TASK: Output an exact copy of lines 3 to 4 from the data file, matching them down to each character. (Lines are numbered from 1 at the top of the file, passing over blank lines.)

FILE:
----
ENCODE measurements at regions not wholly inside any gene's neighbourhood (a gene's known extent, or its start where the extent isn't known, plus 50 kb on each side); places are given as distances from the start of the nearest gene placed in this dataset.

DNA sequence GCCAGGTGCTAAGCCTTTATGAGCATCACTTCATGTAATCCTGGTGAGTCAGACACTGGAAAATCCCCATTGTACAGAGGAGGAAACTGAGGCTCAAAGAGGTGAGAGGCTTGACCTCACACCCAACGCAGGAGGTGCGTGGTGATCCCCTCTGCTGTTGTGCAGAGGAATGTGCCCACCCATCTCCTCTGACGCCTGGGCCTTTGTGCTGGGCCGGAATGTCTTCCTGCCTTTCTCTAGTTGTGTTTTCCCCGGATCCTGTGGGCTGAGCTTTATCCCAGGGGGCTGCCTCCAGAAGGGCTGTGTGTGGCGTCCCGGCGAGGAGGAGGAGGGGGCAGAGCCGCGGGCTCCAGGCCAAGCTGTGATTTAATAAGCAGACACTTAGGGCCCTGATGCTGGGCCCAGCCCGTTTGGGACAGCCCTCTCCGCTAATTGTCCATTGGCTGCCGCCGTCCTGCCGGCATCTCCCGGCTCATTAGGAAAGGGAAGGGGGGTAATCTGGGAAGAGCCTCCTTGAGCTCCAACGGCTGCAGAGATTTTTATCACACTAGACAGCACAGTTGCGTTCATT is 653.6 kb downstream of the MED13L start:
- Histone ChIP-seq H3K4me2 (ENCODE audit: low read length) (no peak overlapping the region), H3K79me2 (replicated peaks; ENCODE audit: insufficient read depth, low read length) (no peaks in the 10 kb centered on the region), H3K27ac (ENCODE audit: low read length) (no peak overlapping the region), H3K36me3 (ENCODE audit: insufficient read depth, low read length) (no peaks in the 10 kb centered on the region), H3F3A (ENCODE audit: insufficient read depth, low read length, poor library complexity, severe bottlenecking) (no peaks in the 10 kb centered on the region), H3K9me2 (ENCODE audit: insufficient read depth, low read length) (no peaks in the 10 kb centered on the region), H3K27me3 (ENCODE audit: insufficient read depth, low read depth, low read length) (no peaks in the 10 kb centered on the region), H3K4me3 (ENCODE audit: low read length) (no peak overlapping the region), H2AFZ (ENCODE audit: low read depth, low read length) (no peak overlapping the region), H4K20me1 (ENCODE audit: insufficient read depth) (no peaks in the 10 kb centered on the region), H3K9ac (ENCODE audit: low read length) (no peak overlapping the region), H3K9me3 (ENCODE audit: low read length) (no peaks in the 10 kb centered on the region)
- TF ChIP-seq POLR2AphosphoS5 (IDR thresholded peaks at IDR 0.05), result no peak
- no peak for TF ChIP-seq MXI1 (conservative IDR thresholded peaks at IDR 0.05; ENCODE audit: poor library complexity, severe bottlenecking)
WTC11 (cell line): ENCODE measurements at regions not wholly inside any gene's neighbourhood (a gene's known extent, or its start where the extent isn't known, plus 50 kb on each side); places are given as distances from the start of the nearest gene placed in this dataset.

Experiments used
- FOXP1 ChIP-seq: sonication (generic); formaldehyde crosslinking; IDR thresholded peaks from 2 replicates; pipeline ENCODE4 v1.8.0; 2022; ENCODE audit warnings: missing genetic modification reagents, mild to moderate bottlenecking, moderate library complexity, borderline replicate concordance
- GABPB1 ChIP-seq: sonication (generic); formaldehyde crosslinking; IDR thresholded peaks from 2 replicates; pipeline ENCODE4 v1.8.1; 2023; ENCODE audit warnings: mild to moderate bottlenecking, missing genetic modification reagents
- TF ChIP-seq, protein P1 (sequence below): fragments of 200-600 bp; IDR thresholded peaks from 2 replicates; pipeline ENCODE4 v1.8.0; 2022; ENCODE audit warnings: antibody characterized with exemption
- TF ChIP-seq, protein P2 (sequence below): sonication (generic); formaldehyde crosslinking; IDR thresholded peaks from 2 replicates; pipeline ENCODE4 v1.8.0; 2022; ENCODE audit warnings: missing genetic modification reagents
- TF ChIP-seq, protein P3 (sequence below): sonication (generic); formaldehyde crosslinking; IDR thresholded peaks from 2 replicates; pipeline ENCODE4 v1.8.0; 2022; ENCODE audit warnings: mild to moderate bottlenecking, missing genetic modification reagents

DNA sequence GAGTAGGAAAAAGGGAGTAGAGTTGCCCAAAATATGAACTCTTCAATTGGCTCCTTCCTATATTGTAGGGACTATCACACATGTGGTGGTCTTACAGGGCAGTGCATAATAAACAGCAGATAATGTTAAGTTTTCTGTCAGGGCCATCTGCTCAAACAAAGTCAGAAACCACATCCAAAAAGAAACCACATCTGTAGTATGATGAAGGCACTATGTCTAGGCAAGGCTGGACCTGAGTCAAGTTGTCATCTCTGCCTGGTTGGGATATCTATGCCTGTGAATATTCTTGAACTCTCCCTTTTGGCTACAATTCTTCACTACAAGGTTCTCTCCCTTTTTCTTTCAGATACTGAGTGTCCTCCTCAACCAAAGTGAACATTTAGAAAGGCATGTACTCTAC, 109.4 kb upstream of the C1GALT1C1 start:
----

- Histone ChIP-seq H3K4me2 (ENCODE audit: low read length) (no peak overlapping the region), H3K79me2 (replicated peaks; ENCODE audit: insufficient read depth, low read length) (no peaks in the 10 kb centered on the region), H3K27ac (ENCODE audit: low read length) (no peak overlapping the region), H3K36me3 (ENCODE audit: insufficient read depth, low read length) (no peaks in the 10 kb centered on the region), H3F3A (ENCODE audit: insufficient read depth, low read length, poor library complexity, severe bottlenecking) (no peaks in the 10 kb centered on the region), H3K9me2 (ENCODE audit: insufficient read depth, low read length) (no peaks in the 10 kb centered on the region), H3K27me3 (ENCODE audit: insufficient read depth, low read depth, low read length) (no peaks in the 10 kb centered on the region), H3K4me3 (ENCODE audit: low read length) (no peak overlapping the region), H2AFZ (ENCODE audit: low read depth, low read length) (no peak overlapping the region), H4K20me1 (ENCODE audit: insufficient read depth) (no peaks in the 10 kb centered on the region), H3K9ac (ENCODE audit: low read length) (no peak overlapping the region), H3K9me3 (ENCODE audit: low read length) (no peaks in the 10 kb centered on the region)
- TF ChIP-seq POLR2AphosphoS5 (IDR thresholded peaks at IDR 0.05), result no peak